I’ve rediscovered an old love. It’s not a person, but an activity that had more or less gone dormant in my life. One of the first creative things that I enjoyed as soon as I could pick up a crayon was art. Actually even before that, I was entranced by the beautiful illustrations in the books my older sisters read to me. Many of my favorite stories over the years combined an engaging yarn with colorful, detailed, wonderful illustrations. I still remember with great fondness the pen and ink drawings by talented husband and wife team, Beth and Joe Krush, enliving my editions of Gone-Away Lake, Magic Elizabeth and The Borrowers.
I began to use some of those artworks to practice my own drawing, entranced by the magic that could be reproduced with a simple no. 2 pencil and a sheet of paper. I became known at school for my artistic abilities and my parents took notice, too, purchasing art supplies and “how to” drawing books for me. I am sure they would have had me taking art lessons, but there was no one in the area teaching them at that time. (God bless them for always encouraging us to develop our particular talents.)
courtesy of Friendshipgarden.com
Many a teacher’s bulletin board was graced each November with a cornucopia spilling over with fruits of the harvest in anticipation of Thanksgiving Day, a horn of plenty created by yours truly. I made my own hand-drawn Christmas cards each December (I later found a few of those tucked into the pages of the family Bible). Other kids would ask me to teach them how to draw, but I really didn’t know how to go about it. I just looked at things or reached into my imagination and I drew.
Later I would discover the right-brain connection with creativity and the way I saw things, and I learned how to teach others to do what I did naturally. (There is a wonderful book entited Drawing on the Right Side of the Brain that my high school art teacher used, and I recommend to anyone interested in learning how to draw or to build their drawing skills no matter what the age.) In high school, teachers would commission me to do portraits of family members or buy some of the drawings I had on display in my one-woman shows in the front hallway of the school. We had a shoestring budget for our art class, but that never stopped Priscilla (my teacher who is now a dear friend and fellow Photoshop class member) from (pardon the pun) drawing some pretty impressive stuff out of us. That’s the magic of an enthusiastic and inspired teacher.
I was voted Most Talented in my senior class. I loved writing and music and drama, too, and was pretty good at all of them, what with being the artsy-fartsy type, but ultimately it was art education I chose as my college major.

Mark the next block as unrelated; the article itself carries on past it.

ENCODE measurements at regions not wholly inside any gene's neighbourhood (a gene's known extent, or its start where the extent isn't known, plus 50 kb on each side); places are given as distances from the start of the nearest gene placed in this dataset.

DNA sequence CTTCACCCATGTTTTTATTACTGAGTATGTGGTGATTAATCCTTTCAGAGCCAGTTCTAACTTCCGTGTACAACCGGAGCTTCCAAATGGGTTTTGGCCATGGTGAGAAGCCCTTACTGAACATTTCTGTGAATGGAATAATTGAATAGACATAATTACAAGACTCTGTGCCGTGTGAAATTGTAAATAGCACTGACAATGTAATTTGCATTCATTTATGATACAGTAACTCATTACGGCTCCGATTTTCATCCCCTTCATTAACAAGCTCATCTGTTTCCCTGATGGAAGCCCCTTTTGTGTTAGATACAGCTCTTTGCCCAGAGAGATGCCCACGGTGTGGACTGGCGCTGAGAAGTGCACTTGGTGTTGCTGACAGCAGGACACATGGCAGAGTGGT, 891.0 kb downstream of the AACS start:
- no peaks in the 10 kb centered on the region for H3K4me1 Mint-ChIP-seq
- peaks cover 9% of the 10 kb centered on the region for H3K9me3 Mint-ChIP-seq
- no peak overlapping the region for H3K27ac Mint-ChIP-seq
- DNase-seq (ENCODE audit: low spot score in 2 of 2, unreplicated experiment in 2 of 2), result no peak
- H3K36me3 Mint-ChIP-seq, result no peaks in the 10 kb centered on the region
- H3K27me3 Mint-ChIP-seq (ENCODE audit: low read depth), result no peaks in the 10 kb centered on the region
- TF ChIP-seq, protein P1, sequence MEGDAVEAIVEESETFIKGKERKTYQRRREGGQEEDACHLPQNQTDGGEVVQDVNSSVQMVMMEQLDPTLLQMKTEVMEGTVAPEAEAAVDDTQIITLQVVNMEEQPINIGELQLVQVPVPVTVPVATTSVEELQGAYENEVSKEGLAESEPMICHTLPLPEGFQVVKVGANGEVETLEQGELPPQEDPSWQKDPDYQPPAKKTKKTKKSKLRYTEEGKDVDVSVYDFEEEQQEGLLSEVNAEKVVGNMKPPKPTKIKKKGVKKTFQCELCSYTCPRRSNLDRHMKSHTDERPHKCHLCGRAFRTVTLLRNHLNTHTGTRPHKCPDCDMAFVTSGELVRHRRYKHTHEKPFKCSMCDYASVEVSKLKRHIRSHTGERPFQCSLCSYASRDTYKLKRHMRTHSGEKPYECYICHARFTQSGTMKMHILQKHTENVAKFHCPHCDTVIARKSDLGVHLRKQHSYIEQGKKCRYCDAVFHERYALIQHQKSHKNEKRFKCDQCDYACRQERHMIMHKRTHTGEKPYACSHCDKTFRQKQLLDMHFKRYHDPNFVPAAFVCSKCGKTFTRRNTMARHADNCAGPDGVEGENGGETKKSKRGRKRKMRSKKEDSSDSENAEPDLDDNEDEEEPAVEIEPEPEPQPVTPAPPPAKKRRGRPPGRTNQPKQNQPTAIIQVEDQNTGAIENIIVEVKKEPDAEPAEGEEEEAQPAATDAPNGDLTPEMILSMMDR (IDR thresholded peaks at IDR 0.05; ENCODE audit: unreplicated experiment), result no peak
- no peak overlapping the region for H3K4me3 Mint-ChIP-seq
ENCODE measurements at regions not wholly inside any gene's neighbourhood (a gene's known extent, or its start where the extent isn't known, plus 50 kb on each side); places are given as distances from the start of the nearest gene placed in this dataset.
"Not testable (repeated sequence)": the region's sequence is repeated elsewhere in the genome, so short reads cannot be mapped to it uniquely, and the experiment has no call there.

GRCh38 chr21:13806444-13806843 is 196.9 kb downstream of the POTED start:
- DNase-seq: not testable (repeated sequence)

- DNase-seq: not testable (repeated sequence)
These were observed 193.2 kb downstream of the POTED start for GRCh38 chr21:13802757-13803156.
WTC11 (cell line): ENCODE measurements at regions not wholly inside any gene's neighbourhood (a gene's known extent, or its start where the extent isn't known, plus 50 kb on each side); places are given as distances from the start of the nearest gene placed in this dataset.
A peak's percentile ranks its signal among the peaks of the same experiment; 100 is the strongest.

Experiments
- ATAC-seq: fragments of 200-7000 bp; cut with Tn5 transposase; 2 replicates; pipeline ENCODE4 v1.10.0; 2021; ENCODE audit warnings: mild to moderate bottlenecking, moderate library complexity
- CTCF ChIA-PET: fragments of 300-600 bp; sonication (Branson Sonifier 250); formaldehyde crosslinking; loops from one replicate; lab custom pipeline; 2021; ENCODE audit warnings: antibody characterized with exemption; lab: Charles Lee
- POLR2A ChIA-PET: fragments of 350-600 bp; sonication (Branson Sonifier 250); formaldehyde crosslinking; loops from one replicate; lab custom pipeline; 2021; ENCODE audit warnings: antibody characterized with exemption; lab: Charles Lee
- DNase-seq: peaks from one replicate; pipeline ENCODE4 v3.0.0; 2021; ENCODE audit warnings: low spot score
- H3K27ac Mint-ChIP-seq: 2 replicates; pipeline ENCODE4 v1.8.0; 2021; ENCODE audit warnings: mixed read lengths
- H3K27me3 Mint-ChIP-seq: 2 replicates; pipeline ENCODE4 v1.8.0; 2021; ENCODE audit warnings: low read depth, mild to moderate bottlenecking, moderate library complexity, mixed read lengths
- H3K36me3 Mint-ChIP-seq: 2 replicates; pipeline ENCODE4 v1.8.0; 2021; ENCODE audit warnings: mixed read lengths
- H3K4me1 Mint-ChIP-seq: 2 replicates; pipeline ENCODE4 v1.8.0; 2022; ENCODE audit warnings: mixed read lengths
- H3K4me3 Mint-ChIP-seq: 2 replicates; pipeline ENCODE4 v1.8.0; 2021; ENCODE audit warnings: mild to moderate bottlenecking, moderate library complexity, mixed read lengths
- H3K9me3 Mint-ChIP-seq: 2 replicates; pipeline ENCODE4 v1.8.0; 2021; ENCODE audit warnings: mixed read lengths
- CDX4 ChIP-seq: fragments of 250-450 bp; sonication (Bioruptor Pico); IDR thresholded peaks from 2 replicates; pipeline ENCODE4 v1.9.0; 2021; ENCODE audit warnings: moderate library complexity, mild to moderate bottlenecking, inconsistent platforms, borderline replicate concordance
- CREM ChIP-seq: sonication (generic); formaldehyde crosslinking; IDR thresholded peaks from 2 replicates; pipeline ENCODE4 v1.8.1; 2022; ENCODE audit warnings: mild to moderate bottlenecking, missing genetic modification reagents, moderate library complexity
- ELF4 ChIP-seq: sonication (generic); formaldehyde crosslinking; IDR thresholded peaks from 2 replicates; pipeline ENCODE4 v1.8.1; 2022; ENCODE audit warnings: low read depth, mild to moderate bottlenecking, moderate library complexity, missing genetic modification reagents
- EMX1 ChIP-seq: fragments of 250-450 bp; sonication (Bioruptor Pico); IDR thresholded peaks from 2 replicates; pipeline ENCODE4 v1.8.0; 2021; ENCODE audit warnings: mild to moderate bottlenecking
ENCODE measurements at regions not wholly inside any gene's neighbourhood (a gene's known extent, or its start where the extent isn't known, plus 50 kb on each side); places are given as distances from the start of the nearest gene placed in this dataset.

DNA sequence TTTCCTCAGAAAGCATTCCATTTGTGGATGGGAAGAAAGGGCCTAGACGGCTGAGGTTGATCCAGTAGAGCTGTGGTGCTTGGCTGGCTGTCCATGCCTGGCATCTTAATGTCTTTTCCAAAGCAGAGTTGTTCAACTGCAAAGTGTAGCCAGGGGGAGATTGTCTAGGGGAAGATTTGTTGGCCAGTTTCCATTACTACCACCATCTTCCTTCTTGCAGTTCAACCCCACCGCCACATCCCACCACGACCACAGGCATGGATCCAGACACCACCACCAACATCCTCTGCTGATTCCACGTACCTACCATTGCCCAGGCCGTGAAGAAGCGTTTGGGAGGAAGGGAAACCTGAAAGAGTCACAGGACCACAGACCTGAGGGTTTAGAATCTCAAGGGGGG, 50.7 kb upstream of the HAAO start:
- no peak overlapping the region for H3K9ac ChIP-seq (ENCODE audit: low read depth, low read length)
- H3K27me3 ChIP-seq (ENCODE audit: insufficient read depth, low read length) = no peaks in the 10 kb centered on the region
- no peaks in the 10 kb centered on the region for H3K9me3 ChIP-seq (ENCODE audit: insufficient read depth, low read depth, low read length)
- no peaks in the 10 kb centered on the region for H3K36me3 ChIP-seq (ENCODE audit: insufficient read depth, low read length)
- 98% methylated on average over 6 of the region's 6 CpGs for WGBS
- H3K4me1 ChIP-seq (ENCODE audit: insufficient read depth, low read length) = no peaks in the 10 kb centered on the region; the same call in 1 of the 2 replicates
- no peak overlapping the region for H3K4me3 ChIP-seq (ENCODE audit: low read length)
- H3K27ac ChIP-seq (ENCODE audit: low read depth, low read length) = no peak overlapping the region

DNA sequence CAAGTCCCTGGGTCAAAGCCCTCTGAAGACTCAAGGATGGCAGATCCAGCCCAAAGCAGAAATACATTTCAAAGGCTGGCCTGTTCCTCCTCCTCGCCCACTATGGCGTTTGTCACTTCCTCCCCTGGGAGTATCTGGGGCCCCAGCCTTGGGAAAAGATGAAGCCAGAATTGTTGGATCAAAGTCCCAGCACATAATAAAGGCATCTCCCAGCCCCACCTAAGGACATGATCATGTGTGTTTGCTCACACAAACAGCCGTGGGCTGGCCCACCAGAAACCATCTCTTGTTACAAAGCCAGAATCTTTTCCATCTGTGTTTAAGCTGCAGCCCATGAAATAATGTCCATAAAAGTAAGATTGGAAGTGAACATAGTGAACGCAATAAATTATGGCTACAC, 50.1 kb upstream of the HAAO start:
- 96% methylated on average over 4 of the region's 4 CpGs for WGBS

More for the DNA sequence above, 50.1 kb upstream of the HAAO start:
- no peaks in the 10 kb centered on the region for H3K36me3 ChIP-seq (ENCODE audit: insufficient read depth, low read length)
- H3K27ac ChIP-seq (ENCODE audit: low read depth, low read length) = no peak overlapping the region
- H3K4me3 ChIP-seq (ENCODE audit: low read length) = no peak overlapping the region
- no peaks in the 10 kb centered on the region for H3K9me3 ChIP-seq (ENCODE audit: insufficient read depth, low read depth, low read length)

I chose this photo embellished with a new background because it expresses the vivid color a certain chameleon has brought into my life.
BTW, this is me in my gypsy costume for Halloween 2010. I won the costume contest. You should have heard my faux Eastern European accent.
I ended up only having the opportunity to teach art for five years altogether, and three of those years were working with visually impaired students, but I relished the opportunity to foster creativity in others. I was also a strong academic student, but I knew that for some students who struggled with academics and also failed to shine in the sports arena, the arts were the one area in which they could find a measure of success. We all need to feel we are good at something; we need to experience creativity and the arts in some fashion. I truly believe that.
That was all years ago now. For the past decade I’ve focused on non-fiction writing and photography as part of my job as a newspaper reporter. My inner artist went into hibernation to some degree (although one of my readers said I was good at “paintin’ pitchers with my words”).
And then Mr. Armitage came into my life. And I found myself undergoing a sort of — creative renaissance. It began with fanfic writing almost three-and-a-half years ago. Then last year, I stumbled into fanvidding, which led to approximately 120 vids. Earlier this year, I started blogging. And now-thanks to my darling husband and Richard Armitage and Photoshop Elements–I rediscovered the joy of art via the computer.
As you who visit here regularly know, I have been producing lots of stuff using my new Photoshop skills. My favorite thing has been using the artistic tools. It’s almost like being back in art class again, back in a place where I felt so at home. I find I have taken a particular joy in this, perhaps because it has been so long since I really used that part of my creativity.
And, of course, it is a grand excuse to look at more images of my muse, Richard Armitage. I find myself thinking warm thoughts of Mr. A–no, not those kind of warm thoughts in this particular instance–rather, feelings of gratitude to him for inspiring me so much in the first place. And leading me to come in contact with so many other creative, imaginative, terrific people.
In the midst of pain and frustration and unemployment and concerns for my future, I have found wings to rise above it all within my mind, my imagination. And that is largely courtesy of Richard Crispin Armitage and his extraordinary effect on me, an effect I know he has had on many others, the numbers sure to grow by leaps and bounds with the arrival of The Hobbit. I am certain this amazingly talented, dedicated actor who is also such a thoughtful, kind human being would be simply gobsmacked to realize just how very, very appreciative we are of all that he has brought into our collective lives.
(And thank you, thank you, dear Benny for signing me up for that Photoshop Elements class. You are, quite simply, the best.)